The Early Miles
The Tropic Canyon Wobble!
After exiting the bike path and passing just north of Bryce, the route hits the first major descent into Tropic Canyon. The Tropic Canyon descent is not especially a technical descent, but the upper part of the canyon is steep at 7-8%. I've had front wheel wobble issues before at Hoodoo, and they returned with a vengeance on the upper part of the descent. At one point, the front wheel was oscillating back and forth several inches and I was resigned to getting of much speed off as I could before going down. I managed to get the bike stopped at a pullout and almost instantly FOLLOW arrived. The Tropic Canyon Wobble would recur throughout the remaining miles, and I learned to manage it with a combination of staying on the aerobars, a very loose handgrip, and rear-only braking.
In a separate project, I'm working on my ultrabike for RAAM 2021, and testing a new cockpit for the Serotta, which will include a new Enve fork and Chris King headset (to chase the wobble away), and a conservative bullhorn aero basebar. Since 95% of my time in ultras in on the aerobars, and the rest of on the hoods stretching or climbing, I'm going to leave the drops behind, have a more aero setup. Enve is one of the few aftermarket 1 1/8" straight steer tube forks available anymore. Sort of ironic since the t-shirt I won at the Hoodoo raffle was an "Enve Composites". I'm hoping to bring a local shop to work with me on the final setup. Look for some Blog posts in the coming months as I build up Eric's Ultrasteed.
Down to the River and Back Up Again
Each segment of the climb was exceedingly difficult, yet rewarded by an equally astonishing view. I felt so alive.
The Summit at Windy Ridge
The Colossal Kingston Slowdown
One truth about ultracycling: Things can go really really well--right up until they don't.
Goblins in the Dark
The Final Run From Enterprise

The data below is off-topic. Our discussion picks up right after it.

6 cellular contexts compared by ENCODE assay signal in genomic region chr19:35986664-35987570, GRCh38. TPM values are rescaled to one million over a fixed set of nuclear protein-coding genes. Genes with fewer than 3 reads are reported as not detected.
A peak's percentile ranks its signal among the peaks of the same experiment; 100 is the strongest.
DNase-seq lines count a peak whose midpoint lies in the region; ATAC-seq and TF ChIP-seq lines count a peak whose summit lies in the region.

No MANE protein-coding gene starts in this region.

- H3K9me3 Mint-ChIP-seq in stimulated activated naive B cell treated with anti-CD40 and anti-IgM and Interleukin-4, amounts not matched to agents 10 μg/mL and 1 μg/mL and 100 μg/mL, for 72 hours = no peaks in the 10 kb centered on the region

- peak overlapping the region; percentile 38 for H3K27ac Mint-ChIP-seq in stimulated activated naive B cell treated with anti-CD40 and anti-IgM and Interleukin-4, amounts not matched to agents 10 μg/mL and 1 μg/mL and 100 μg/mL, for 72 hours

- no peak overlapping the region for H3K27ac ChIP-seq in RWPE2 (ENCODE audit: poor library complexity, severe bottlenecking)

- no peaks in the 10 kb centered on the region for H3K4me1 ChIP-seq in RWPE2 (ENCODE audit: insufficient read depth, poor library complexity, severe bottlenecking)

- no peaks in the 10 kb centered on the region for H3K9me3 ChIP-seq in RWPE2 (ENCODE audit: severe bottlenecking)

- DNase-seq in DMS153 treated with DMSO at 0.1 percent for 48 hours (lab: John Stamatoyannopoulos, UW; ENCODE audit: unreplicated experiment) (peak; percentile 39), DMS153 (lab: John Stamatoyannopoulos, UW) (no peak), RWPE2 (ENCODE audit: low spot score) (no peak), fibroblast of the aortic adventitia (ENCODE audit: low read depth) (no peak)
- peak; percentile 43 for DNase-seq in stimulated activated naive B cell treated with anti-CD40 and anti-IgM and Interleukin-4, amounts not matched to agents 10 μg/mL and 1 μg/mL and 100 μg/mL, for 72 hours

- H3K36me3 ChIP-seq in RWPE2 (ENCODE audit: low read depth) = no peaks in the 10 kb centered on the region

After surviving the imaginary gremlins along Bench Road, I was really beginning to feel back in the groove I was in for the first 300 miles. My crew told me the Ron Iseri was 7 miles up the road. I last saw Ron in Cedar City at the time station eating a popsicle, then he quickly left while I enjoyed my own big gulp and continued to recover, The chance at recovering 2nd place in the 50+ inspired me and I began to chase, hammering up the climb out of Enterprise. "Hammering" is a relative term 450 miles into an ultra--I was putting out 150-160 W at most. After miles of chasing I was about to shut the chase down. I had not seen another rider since leaving Cedar City. Finally, at the top of the climb out of Veyo I spotted Ron's follow vehicle, and we passed just before the turn into Snow Canyon. The crew had already given me my cell phone back and my wrist strap (in the unlikely event the guard at the Snow Canyon gate was there charging admission at 1 am), and I made the turn and went right down into the Canyon without stopping.
The support rules are such that the final miles at Hoodoo are alone. The solitary run through Snow Canyon and St. George takes about 40 minutes, and gives you time to reflect on the ride, and on the journey that brought you to a level of fitness, courage, and character that you are completing a 300 or 500 mile solo bike ride across awesomely beautiful and difficult terrain. And most of all, time to reflect and be thankful for those that helped you along the way.
Tonight I end this blog with a new byline... the thought of continuing to pursue the dream of racing 3000 miles across this country is humbling. The idea of being qualified to proceed is exciting and stirs emotions that I cannot describe and don't fully understand. However, being qualified for RAAM, and being ready to line up in Oceanside for 12 days and 3000 miles are two different things. The real work towards being ready to credibly roll down The Strand and make that right turn onto Surfrider Way towards Annapolis Maryland is still ahead. I invite you to follow along.
Being qualified for RAAM, and being ready to line up in Oceanside for 12 days and 3000 miles are two different things. The real work towards being ready to credibly roll down The Strand and make that right turn onto Surfrider Way towards Annapolis Maryland is still ahead.
My RAAM Story, Day 1, about 652 days to RAAM 2021.
My interest in ultracycling dates back when I first started seriously riding a bike in college in the early 1980s. This is my RAAM story preparing to compete in the Race Across the West in 2020 and RAAM 2021.